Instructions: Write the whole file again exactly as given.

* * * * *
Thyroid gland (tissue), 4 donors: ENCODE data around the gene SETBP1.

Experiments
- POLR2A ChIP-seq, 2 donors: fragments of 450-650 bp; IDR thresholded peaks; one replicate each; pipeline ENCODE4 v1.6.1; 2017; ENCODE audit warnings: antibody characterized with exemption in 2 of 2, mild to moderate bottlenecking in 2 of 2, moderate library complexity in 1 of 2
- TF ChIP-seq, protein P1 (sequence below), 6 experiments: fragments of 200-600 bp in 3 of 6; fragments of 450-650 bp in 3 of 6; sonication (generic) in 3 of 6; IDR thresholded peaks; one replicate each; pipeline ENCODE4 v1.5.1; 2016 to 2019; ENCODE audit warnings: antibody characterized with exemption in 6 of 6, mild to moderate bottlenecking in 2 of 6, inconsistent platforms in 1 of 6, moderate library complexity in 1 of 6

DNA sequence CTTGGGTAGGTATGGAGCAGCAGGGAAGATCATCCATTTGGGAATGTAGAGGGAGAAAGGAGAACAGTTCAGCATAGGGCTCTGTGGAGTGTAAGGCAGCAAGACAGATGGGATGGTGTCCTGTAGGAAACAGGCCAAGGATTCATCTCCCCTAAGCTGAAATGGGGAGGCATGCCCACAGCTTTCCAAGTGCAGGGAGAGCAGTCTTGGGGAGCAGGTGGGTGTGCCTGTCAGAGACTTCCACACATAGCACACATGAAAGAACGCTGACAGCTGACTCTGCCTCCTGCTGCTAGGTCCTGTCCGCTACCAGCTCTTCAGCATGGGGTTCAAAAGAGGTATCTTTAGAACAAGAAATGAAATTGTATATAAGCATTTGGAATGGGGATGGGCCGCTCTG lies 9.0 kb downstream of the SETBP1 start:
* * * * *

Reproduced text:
Thyroid gland (tissue), 4 donors: ENCODE data around the gene SETBP1.

Experiments
- POLR2A ChIP-seq, 2 donors: fragments of 450-650 bp; IDR thresholded peaks; one replicate each; pipeline ENCODE4 v1.6.1; 2017; ENCODE audit warnings: antibody characterized with exemption in 2 of 2, mild to moderate bottlenecking in 2 of 2, moderate library complexity in 1 of 2
- TF ChIP-seq, protein P1 (sequence below), 6 experiments: fragments of 200-600 bp in 3 of 6; fragments of 450-650 bp in 3 of 6; sonication (generic) in 3 of 6; IDR thresholded peaks; one replicate each; pipeline ENCODE4 v1.5.1; 2016 to 2019; ENCODE audit warnings: antibody characterized with exemption in 6 of 6, mild to moderate bottlenecking in 2 of 6, inconsistent platforms in 1 of 6, moderate library complexity in 1 of 6

DNA sequence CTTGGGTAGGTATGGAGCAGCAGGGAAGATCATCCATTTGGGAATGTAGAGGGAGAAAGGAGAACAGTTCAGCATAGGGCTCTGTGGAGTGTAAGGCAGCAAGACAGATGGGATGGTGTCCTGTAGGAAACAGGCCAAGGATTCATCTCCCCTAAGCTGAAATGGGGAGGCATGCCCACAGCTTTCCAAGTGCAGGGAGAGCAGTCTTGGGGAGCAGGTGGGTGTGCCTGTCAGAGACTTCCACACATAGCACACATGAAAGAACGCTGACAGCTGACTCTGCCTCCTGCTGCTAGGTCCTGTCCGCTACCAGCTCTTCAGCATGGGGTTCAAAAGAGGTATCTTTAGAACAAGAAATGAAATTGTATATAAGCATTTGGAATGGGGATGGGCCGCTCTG lies 9.0 kb downstream of the SETBP1 start: